Sansar is Linden Lab’s newest immersive world experience. Linden Lab is the company behind Second Life. It is no surprise that Sansar is basically an upboot of that concept. The company publicly launched the new social virtual reality world Monday.
Sansar offers anyone with a compatible VR kit or PC the ability to enter virtual reality. Once there they can socially interact with other people on the platform in full three d, using VR avatars. Sansar will go one step further than the current market and allow users to create their own virtual games and environments.
The official video is kind of cool.
Sansar has been in development since early 2014, and (like hololens) it has been available to an early set of designers/creators. That group of people has created almost 2k VR ‘experiences’. The experiences range from museums and nightclubs to narrative game sequences.
“It’s been a very active period,” said Linden Lab’s Bjorn Laurin.
One experience even recreates the site of the Apollo moon landing, Laurin said. “You can actually walk on the moon.”
Why does anyone care about Sansar? Well mostly because of the chops that come along with being the company that created Second Life.
To be such a big company, its interesting that so many people only have a foggy idea of what the experience is. Especially considering the all encompassing nature of participating in it.
Second Life is an online virtual world, that was launched in 2003. By 2013, Second Life had approximately 1 million regular users.
In many ways, Second Life is similar to massively multiplayer online role-playing games; however, Linden Lab is emphatic that their creation is not a game: “There is no manufactured conflict, no set objective”.
Second Life users (also called residents) create virtual representations of themselves, called avatars, and are able to interact with places, objects, and other avatars. They can explore the world (known as the grid), meet other residents, socialize, participate in individual and group activities, build, create, shop, and trade virtual property and services with one another.
The world is taking all of this stuff pretty seriously. For reasons that have been made abundantly obvious by the revolution brought about by social media.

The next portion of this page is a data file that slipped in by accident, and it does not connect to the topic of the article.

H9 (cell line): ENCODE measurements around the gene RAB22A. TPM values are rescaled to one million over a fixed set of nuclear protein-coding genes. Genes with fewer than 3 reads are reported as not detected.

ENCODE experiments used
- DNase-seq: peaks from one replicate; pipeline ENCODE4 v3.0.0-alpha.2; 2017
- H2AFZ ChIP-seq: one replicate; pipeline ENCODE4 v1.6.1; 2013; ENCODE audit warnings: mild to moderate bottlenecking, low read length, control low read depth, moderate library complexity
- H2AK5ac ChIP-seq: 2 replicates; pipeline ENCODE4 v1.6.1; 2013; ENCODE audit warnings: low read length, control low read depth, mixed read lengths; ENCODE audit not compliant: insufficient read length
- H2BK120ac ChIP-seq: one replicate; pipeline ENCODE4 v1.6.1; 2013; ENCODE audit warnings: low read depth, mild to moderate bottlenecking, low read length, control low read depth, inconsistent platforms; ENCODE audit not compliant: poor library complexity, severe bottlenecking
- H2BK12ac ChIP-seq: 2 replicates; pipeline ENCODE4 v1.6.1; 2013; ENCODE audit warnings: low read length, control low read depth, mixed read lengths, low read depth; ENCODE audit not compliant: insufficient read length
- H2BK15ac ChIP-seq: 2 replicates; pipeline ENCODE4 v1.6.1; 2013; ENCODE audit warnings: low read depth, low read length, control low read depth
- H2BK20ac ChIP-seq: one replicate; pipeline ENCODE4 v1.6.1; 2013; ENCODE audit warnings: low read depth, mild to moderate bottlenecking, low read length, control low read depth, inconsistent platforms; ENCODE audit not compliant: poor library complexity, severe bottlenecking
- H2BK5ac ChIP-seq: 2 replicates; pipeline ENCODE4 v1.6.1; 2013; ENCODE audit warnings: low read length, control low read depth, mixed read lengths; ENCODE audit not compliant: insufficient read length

But there are other real world changes to think about. Consider just economics.
Second Life also has its own virtual currency, the Linden Dollar, which is exchangeable with real world currency
There are entire classes of people who make a living on Second Life. The practice of exchanging money and Linden Dollars back and forth with the real world has been going on for a while. Melinda Suggs, a popular cabaret singer in Florida, has worked exclusively as a virtual real time chanteuse in Second Life cafes for the past year.
The virtualization of product is a staggeringly disruptive movement. After all, what will happen to all of those jobs manufacturing and shipping a table that only exists digitally? It doesn’t change much for the designers and creators, other than cutting everyone else out of the economic loop.
Consider these two wonderful discussions by the people who are taking VR to mass markets:
The Social and Philosophical Implications of Virtual Reality
Unlocking the true potential of social VR
Sansar promises to be a massive upgrade of its basic Second Life concept.
The Company is offering anyone signing up during the open beta an area of 4 X 4 kms. of virtual land for free to develop their own residences or experiences.
Users can either import existing 3D renders done with programs like Maya, or simply go to the Sansar store and buy predesigned consumer goods (like furnishings, clothes and stuff)
Sansar offers a free version or you can pay a $9.99 subscription for creators that want to build more than three separate experiences.
During the launch they are offering users a choice from more than 50 different avatars that can be customized. And more importantly VR creators are able to earn real money by selling their virtual items in the Sansar store — The main difference from Second Life being that the format that creates the 3d models is transferable to other VR environments. A lamp in Second Life was pretty much only useful in Second Life.
Sansar can not only be used with the Oculus Rift and HTC Vive, but also with a regular PC without any additional VR hardware. But the company is also betting on content as a key differentiator from other social VR efforts, including Facebook’s own Spaces VR experience.
Laurin said that the company is already in conversations with a number of Hollywood studios, which could use the platform to create vast virtual worlds without having to start from scratch. “We can put you into ‘Game of Thrones,’” he said.